‘Shut barriers to fare dodgers’
Stations accused of helping evaders
TRANSPORT for London (TfL) is ‘making life easy’ for fare dodgers by leaving ticket barriers open.
That is according to Dr Onkar Sahota, the Labour London Assembly member for Ealing & Hillingdon, who claims the lack of security is contributing to £61m of revenue lost annually to fare dodging.
He said the worst offending station in the borough is Ruislip Manor, where the barriers are left open 19.19 per cent of the time.
Dr Sahota said: “The vast majority of Londoners are honest about these things, but there will always be a small minority who take advantage and try to avoid paying their fares.
“We should be doing all we can to crack down on fare dodgers, not making life easy for them by leaving some station ticket barriers open half the time.”
While real-time data on whether ticket barriers are left open is not collected, TfL undertakes regular unannounced ‘mystery shopper’ exercises to monitor whether ticket barriers are left open.
Across the whole tube, network barriers were left open 6.91 per cent of the time in June and July this year, compared with only 3.18 per cent of the time over the same period in 2011. Since 2011, the percentage of ticket barriers being left open has increased every year.
Dr Sahota added: “By cutting 950 staff from stations, TfL risks having to leave ticket barriers open more often, making fare evasion that little bit easier. It’s a total false economy if the money saved by reducing staff is then lost as a result of increased fare dodging.”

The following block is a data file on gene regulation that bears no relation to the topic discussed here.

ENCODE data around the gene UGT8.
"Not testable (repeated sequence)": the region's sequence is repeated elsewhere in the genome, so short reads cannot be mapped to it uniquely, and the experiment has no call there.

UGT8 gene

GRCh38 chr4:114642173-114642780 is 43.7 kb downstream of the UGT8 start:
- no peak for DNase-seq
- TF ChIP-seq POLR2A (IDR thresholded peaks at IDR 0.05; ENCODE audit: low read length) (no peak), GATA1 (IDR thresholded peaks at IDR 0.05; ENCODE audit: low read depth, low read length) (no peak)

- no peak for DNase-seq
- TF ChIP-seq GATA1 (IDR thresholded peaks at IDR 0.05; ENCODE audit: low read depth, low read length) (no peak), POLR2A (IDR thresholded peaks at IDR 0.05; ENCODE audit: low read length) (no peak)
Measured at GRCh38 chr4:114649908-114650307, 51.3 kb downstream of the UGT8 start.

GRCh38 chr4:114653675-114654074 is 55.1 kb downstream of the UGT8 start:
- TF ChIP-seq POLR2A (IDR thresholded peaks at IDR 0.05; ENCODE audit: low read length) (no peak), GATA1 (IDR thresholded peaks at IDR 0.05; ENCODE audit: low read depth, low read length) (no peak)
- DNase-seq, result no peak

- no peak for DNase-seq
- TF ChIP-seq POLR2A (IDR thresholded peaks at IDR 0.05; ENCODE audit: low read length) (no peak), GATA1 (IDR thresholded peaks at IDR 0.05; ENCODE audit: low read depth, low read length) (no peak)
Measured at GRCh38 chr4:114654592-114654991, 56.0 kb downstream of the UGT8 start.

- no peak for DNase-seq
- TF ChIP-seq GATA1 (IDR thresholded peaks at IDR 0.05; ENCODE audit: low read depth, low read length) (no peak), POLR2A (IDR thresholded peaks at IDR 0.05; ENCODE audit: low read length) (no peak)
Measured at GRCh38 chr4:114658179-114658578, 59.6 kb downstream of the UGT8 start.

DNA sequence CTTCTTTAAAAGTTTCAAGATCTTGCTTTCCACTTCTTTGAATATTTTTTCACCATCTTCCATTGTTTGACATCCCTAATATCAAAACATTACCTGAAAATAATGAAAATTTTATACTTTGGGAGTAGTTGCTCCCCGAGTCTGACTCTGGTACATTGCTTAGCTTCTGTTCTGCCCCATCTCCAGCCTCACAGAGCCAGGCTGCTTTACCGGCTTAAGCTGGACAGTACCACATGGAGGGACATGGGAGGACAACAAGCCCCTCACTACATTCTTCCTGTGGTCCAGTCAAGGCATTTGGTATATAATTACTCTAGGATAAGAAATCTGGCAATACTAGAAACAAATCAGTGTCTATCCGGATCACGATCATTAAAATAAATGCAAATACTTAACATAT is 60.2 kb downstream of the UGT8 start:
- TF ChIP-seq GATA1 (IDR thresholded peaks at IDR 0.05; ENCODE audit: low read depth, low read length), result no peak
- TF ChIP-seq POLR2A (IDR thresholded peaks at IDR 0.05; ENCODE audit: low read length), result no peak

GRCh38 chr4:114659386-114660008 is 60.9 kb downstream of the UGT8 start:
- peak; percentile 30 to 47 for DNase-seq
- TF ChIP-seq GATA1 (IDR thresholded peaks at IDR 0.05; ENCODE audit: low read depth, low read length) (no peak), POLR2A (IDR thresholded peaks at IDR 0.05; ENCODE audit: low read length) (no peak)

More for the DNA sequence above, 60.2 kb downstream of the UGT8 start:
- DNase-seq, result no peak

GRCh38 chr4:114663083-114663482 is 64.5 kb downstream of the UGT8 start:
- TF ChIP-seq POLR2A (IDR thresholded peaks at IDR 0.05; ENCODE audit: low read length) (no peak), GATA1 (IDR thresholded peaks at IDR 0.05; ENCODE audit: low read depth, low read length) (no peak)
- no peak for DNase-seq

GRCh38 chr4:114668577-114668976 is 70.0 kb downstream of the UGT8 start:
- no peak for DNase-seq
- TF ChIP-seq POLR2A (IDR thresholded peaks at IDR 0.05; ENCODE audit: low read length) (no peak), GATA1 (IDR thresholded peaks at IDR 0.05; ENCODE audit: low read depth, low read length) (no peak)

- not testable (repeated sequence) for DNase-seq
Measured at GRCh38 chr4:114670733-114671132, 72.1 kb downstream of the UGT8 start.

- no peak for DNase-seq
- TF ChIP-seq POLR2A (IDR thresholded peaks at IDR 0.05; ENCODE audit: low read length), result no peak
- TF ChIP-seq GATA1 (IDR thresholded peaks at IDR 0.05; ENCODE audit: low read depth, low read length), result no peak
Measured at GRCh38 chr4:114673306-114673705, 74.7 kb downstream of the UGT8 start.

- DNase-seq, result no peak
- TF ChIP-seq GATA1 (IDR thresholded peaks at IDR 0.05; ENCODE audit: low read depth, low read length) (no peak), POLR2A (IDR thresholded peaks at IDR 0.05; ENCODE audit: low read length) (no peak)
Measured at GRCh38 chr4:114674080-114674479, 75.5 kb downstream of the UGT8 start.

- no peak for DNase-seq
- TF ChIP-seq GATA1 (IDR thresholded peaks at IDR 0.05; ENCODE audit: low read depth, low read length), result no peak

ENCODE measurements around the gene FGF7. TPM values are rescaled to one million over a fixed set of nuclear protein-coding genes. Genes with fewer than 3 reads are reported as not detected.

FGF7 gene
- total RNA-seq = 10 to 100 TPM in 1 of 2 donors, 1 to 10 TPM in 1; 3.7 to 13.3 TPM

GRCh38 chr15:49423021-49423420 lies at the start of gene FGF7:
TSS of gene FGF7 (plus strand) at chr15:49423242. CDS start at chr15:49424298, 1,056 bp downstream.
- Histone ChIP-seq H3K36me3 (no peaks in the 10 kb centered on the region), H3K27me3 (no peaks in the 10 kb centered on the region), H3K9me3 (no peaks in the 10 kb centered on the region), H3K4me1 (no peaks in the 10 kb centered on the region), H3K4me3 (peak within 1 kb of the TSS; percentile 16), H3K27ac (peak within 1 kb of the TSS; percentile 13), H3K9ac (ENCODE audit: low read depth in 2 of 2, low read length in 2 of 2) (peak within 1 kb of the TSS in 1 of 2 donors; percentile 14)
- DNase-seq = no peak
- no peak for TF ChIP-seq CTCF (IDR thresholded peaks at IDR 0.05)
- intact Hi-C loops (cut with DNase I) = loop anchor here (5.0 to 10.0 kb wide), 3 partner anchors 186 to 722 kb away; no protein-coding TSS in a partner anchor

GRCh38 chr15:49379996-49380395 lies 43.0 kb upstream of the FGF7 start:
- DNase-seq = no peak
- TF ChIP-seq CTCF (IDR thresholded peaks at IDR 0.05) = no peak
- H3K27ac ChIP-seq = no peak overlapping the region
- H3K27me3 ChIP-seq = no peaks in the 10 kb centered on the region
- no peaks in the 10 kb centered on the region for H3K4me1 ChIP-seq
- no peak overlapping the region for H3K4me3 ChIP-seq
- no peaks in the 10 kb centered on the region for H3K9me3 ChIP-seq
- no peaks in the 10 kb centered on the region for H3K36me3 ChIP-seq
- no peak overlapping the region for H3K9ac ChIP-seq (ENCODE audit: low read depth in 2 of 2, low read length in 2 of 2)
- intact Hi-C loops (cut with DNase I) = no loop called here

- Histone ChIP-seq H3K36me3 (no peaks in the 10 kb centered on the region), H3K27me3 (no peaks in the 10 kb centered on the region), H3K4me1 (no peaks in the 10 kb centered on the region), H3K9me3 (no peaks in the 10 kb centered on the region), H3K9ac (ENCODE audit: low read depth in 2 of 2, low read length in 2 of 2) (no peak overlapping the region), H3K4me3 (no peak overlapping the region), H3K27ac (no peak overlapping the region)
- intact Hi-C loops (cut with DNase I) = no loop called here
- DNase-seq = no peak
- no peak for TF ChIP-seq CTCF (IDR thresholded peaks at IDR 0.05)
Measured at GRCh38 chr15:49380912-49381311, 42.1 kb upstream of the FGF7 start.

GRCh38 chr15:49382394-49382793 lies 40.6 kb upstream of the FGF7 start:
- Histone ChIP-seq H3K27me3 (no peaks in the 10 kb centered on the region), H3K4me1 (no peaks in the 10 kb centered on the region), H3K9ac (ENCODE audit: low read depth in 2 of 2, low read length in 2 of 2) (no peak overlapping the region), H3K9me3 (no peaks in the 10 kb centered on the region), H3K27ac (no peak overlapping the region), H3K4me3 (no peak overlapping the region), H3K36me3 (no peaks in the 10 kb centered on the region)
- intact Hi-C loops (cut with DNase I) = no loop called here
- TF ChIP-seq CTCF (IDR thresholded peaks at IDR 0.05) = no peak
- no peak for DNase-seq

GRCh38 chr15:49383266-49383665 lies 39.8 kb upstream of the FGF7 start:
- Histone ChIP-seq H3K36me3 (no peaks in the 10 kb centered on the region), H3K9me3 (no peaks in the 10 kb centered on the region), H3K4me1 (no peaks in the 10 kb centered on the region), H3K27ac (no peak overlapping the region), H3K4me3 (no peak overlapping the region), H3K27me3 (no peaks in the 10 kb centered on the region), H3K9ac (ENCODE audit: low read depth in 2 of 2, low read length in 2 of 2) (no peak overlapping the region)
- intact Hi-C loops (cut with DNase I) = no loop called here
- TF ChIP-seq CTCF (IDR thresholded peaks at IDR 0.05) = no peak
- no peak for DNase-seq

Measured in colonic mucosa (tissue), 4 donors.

While technical faults can cause ticket barriers to be left open, TfL rules state that when there are no members of staff available to help passengers on the gateline the barriers must be left open, which loses £61.27m each year, according to estimates.
Steve Burton, TfL’s director of enforcement and on-street operations, said fare evasion on TfL’s rail and bus networks has ‘fallen to around just two per cent of all journeys’.
He added: “This shows that the overwhelming majority of our customers simply want to pay the correct fare and we now have more staff than ever before in ticket halls to assist them.
“We take fare evasion of any kind extremely seriously and communicate the consequences of being caught without a valid ticket.
“For every journey, customers must have a valid ticket or tap in and out using Oyster or a contactless payment card – even if the ticket barriers are open.
“If customers do not tap in or out then they will be charged a maximum fare for the journey.”